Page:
My favorite passage in Robert D. Hales' talk—well let me just read it.
"Jesus, who exercised His agency to sustain Heavenly Father's plan, was identified and appointed by the Father as our Savior, foreordained to perform the atoning sacrifice for all. Similarly, our exercise of agency to keep the commandments enables us to fully understand who we are and receive all of the blessings our Heavenly Father has—including the opportunity to have a body, to progress, to experience joy, to have a family, and to inherit eternal life... The blessings we enjoy now are because we made the choice to follow the Savior before this life. To everyone hearing or reading these words, whoever you are and whatever your past may be, remember this: it is not too late to make that same choice again and follow Him."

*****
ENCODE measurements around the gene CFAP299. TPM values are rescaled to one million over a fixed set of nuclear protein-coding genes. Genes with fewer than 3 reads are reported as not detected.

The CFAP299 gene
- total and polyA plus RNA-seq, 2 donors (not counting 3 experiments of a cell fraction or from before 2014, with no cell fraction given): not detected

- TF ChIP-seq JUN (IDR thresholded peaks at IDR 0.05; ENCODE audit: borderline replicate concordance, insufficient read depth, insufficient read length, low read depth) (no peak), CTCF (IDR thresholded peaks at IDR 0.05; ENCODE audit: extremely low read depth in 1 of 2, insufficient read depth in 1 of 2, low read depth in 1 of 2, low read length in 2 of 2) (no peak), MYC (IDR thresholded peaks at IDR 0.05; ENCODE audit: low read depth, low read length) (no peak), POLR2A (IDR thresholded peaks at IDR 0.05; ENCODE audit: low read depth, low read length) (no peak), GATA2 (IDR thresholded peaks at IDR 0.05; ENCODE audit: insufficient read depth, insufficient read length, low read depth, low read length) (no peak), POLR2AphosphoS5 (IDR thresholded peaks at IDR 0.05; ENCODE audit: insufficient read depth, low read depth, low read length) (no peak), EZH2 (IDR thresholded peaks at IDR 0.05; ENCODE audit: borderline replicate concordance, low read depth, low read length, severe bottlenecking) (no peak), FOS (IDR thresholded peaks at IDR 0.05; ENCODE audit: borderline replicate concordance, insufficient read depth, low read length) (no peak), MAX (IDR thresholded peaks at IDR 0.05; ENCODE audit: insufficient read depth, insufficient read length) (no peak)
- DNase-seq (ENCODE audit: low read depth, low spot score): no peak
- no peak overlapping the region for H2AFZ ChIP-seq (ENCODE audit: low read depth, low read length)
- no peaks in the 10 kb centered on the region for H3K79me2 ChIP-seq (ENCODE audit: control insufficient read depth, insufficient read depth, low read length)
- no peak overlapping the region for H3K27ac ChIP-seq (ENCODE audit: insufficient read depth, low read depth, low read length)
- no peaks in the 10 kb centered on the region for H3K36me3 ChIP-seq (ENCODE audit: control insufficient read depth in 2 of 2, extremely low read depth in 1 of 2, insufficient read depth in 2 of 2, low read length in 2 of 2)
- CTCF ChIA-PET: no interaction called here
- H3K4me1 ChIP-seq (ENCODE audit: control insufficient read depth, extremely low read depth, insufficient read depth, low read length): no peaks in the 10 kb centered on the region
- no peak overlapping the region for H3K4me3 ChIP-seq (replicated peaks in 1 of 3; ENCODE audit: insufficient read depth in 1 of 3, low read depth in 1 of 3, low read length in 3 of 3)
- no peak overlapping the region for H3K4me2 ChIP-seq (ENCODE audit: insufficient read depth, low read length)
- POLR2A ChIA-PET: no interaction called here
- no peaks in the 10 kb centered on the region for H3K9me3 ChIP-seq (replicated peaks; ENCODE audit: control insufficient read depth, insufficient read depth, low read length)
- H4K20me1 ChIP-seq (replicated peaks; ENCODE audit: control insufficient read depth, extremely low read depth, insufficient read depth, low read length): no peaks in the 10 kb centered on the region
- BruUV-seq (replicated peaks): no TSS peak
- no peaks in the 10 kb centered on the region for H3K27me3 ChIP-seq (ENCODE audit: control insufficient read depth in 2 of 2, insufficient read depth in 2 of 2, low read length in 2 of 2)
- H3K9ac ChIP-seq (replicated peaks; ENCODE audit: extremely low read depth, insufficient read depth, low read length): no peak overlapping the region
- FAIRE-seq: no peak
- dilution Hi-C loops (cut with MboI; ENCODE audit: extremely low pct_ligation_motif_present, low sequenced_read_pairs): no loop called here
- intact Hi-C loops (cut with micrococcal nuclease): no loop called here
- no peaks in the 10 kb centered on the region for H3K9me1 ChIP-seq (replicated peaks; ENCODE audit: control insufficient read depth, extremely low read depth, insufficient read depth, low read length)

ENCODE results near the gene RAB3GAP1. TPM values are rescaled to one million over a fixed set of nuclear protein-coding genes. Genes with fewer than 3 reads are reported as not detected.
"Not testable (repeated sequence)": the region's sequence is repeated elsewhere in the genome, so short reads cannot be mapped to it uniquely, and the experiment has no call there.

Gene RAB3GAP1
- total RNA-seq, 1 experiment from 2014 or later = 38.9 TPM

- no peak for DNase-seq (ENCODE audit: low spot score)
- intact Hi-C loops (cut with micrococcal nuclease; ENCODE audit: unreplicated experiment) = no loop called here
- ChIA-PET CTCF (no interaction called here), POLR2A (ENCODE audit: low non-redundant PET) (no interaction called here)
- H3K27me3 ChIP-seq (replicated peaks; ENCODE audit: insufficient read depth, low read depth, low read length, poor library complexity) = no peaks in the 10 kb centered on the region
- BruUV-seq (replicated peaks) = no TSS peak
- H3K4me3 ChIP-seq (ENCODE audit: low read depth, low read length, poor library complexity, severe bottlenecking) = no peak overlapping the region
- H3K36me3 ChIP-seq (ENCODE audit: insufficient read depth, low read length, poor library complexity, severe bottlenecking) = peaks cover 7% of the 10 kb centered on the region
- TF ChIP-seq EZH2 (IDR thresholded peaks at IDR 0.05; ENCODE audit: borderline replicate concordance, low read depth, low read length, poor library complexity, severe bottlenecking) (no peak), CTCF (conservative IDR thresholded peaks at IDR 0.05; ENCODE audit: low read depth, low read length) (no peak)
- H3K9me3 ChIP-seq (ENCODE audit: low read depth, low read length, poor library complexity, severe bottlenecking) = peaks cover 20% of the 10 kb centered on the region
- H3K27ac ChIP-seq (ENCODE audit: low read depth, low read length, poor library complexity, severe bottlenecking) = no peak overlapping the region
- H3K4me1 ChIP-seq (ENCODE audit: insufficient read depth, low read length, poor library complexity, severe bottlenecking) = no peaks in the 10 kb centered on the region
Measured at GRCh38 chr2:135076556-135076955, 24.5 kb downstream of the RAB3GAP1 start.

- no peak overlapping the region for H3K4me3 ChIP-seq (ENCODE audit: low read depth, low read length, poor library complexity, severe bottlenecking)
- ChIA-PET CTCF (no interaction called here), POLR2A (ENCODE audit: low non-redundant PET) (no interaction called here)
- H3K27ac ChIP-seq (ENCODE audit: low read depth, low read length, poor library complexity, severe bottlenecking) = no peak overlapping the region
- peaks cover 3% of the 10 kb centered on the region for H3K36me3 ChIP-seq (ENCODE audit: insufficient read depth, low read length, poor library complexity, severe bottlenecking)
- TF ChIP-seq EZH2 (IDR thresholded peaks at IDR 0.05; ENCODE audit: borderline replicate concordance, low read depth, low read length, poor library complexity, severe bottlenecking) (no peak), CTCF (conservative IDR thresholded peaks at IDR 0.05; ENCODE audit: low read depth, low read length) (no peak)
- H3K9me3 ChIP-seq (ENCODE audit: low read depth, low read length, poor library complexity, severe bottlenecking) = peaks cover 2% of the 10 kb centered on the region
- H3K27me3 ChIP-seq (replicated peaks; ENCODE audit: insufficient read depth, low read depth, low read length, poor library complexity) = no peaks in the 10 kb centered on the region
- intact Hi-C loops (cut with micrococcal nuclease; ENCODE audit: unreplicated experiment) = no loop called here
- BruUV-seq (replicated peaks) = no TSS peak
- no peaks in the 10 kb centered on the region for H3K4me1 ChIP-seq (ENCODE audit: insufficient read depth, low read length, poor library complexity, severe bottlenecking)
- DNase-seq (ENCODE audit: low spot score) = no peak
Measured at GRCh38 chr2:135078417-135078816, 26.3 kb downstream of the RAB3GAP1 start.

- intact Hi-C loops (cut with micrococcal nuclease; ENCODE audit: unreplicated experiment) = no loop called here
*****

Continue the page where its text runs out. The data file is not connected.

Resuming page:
I think that if we are truly to be Christian people, then in our fight against darkness we must be defending truth for everyone who could at some future point seek to keep the commandments of God. That's what Jesus did. There was no people-he-was-fighting-against and people-he-was-fighting-for. They were all people that he was fighting for.
This idea, that our battle is for all people, is represented really well in Helaman 5. I'm very grateful to Michael for reading and sharing so much of this chapter in his talk previously, and I promise not to read too much, since it's fresh in our minds. But let's take a look at Helaman 5 together, through this lens of defending religious liberty.
In verse 2 we read, "For as their laws and their governments were established by the voice of the people, and they who chose evil were more numerous than they who chose good, therefore they were ripening for destruction, for the laws had become corrupted."